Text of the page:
|Publication number||US5547891 A|
|Application number||US 08/268,863|
|Publication date||Aug 20, 1996|
|Filing date||Jun 29, 1994|
|Priority date||Jul 1, 1992|
|Publication number||08268863, 268863, US 5547891 A, US 5547891A, US-A-5547891, US5547891 A, US5547891A|
|Inventors||Richard L. Guldi|
|Original Assignee||Texas Instruments Incorporated|
|Export Citation||BiBTeX, EndNote, RefMan|
|Patent Citations (7), Classifications (14), Legal Events (3)|
|External Links: USPTO, USPTO Assignment, Espacenet|
This application is a continuation of application Ser. No. 07/907,414, filed Jul. 1, 1992, now abandoned.
Ultra large scale integrated circuit (ULSI) memory devices require increased capacitance per unit area to allow small storage cell capacitors, to achieve high charge storage for soft error prevention, and to operate at 1.5 volts. Such capacitors must also meet stringent reliability considerations. Desirable properties of gate oxides include high dielectric constant for high capacitance, low electrical conductance, and high dielectric breakdown voltage.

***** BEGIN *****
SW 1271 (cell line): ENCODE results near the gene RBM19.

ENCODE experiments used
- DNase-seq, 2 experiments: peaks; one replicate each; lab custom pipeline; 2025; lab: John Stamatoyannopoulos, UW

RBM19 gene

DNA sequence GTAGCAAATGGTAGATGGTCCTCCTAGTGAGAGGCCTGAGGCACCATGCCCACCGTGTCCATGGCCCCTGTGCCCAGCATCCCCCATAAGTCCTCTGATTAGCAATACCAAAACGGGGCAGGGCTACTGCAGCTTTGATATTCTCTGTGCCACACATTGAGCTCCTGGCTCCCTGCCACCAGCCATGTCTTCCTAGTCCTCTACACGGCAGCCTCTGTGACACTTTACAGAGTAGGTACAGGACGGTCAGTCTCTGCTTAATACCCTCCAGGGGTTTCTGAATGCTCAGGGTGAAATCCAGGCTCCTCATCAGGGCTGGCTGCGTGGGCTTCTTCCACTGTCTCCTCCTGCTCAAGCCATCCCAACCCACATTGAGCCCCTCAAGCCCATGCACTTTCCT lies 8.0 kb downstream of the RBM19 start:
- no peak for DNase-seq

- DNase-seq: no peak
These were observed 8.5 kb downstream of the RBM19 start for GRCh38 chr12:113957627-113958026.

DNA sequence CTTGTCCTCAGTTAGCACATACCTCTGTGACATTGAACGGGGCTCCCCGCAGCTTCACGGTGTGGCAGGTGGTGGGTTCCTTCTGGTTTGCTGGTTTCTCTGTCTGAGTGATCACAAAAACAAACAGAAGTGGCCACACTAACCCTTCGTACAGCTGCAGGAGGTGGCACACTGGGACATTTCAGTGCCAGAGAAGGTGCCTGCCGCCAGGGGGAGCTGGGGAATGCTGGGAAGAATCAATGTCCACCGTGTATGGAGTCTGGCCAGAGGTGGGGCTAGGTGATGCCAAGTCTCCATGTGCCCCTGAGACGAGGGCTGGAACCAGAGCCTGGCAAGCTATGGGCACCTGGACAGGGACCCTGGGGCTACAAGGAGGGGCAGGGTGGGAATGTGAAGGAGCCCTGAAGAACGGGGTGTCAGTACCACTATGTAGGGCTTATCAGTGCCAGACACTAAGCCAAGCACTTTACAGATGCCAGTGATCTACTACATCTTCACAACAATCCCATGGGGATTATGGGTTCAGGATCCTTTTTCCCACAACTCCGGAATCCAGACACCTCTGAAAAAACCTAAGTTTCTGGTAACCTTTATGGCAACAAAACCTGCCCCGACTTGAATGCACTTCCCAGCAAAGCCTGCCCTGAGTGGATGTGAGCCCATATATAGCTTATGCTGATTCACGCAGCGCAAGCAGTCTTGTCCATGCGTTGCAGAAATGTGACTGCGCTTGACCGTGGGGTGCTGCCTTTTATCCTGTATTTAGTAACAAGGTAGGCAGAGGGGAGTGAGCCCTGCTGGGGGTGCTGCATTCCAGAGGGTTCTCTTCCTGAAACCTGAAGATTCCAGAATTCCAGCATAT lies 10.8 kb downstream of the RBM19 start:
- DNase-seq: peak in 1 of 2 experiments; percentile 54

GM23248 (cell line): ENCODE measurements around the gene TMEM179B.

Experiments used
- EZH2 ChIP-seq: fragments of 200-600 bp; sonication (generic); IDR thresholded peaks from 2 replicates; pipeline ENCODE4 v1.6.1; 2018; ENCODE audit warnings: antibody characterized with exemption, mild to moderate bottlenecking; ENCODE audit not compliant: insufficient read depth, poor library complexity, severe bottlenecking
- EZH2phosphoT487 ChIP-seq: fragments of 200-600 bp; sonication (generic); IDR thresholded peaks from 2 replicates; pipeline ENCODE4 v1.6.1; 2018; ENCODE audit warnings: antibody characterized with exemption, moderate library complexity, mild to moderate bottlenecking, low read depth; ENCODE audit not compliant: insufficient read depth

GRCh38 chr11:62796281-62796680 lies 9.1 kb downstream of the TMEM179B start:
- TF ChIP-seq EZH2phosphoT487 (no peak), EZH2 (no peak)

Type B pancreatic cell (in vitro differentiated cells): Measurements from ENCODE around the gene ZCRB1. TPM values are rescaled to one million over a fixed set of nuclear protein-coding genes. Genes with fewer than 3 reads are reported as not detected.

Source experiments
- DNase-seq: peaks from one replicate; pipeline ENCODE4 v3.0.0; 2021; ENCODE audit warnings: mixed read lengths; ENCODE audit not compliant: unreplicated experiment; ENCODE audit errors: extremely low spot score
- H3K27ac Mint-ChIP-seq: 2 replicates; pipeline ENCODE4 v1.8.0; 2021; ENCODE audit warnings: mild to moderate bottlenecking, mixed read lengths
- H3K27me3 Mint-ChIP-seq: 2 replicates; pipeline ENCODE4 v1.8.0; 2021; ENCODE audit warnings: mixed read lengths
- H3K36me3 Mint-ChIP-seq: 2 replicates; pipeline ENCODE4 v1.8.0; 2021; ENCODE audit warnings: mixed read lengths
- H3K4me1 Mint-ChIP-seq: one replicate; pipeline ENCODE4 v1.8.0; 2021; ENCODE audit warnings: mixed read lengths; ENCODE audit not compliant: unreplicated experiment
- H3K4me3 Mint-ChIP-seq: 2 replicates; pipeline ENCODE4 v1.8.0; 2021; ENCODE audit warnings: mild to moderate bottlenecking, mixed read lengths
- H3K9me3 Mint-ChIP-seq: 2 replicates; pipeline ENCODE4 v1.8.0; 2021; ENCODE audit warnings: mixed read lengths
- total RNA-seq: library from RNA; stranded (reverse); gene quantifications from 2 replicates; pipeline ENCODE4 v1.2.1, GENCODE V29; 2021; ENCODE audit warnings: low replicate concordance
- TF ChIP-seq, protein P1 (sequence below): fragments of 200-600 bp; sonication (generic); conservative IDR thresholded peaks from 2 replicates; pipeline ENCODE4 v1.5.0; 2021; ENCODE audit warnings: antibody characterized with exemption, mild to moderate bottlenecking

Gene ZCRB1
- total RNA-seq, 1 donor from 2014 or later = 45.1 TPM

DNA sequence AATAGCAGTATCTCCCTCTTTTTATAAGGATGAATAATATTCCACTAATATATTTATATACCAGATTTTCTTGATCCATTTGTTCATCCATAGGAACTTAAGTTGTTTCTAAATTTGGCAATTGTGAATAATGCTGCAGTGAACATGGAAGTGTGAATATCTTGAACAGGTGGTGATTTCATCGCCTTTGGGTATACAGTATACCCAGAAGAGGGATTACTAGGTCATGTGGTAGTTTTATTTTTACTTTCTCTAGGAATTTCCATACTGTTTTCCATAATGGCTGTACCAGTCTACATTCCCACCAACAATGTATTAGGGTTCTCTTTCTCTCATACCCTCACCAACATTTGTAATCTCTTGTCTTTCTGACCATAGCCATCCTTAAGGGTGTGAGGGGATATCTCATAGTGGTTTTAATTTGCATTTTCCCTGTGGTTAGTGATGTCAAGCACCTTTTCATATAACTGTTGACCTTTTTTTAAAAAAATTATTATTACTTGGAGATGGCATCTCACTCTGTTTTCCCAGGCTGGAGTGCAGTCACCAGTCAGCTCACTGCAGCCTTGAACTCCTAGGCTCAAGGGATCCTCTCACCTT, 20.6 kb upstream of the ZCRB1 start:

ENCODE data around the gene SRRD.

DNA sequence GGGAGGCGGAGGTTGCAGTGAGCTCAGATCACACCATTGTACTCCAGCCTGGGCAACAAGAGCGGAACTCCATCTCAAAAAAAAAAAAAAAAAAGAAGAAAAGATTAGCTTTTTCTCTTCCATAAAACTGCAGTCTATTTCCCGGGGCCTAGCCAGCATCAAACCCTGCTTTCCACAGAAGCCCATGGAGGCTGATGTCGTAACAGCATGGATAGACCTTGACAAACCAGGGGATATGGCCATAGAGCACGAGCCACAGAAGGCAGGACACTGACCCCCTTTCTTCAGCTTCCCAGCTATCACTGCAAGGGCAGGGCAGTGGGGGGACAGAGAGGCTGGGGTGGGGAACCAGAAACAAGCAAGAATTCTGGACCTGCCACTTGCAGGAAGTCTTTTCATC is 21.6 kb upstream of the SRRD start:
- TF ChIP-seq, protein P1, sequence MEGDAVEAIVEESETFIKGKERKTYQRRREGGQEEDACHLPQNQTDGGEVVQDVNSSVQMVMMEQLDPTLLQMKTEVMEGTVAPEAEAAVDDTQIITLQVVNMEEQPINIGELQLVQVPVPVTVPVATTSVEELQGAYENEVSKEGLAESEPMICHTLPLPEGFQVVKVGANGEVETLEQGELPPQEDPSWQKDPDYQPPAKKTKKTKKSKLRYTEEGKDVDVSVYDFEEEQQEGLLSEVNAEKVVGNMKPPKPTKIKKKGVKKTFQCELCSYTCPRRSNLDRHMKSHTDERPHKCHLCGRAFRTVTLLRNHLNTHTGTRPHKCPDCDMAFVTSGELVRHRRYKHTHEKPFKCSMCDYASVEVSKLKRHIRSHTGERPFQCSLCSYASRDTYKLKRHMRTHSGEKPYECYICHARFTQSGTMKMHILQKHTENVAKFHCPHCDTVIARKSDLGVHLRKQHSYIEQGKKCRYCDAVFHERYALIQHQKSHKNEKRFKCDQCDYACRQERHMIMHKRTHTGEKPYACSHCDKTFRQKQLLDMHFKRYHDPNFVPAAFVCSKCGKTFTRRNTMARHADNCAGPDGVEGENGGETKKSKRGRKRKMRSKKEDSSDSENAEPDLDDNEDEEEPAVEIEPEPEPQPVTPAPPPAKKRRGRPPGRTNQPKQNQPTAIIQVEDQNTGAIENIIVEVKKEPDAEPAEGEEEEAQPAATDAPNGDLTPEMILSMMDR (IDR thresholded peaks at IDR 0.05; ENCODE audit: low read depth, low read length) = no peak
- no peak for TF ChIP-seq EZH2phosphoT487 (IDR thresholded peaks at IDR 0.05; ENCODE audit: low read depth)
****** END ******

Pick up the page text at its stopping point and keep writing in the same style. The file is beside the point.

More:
Currently, there is great interest in oxides with high dielectric constants such as Ta205 for application as gate oxides in ULSI DRAMs and SRAMs. Recent publications have reported that the dielectric quality of Ta205 is greatly improved by high temperature annealing. In particular, annealing at up to 900° C. reduces the leakage current density to the 1E-12 range, with a major reduction (approximately 5000 times) occurring for temperatures between 800° C. and 900° C.
Annealing Ta205 at temperatures up to 900° is also beneficial in reducing the leakage current because the annealed film crystallizes into Beta-Ta205 and the defect density decreases such that hopping conductivity is reduced. For sufficiently high anneal temperature, i.e. 800°-900° C., hopping is substantially eliminated and Fowler-Nordheim tunneling at the top electrode (farthest away from the device substrate) of a capacitor structure in the storage device controls conduction through the oxide. An interfacial layer exists at the silicon-Ta205 boundary, and this transition layer is assumed to be leaky because it contains TaSi2.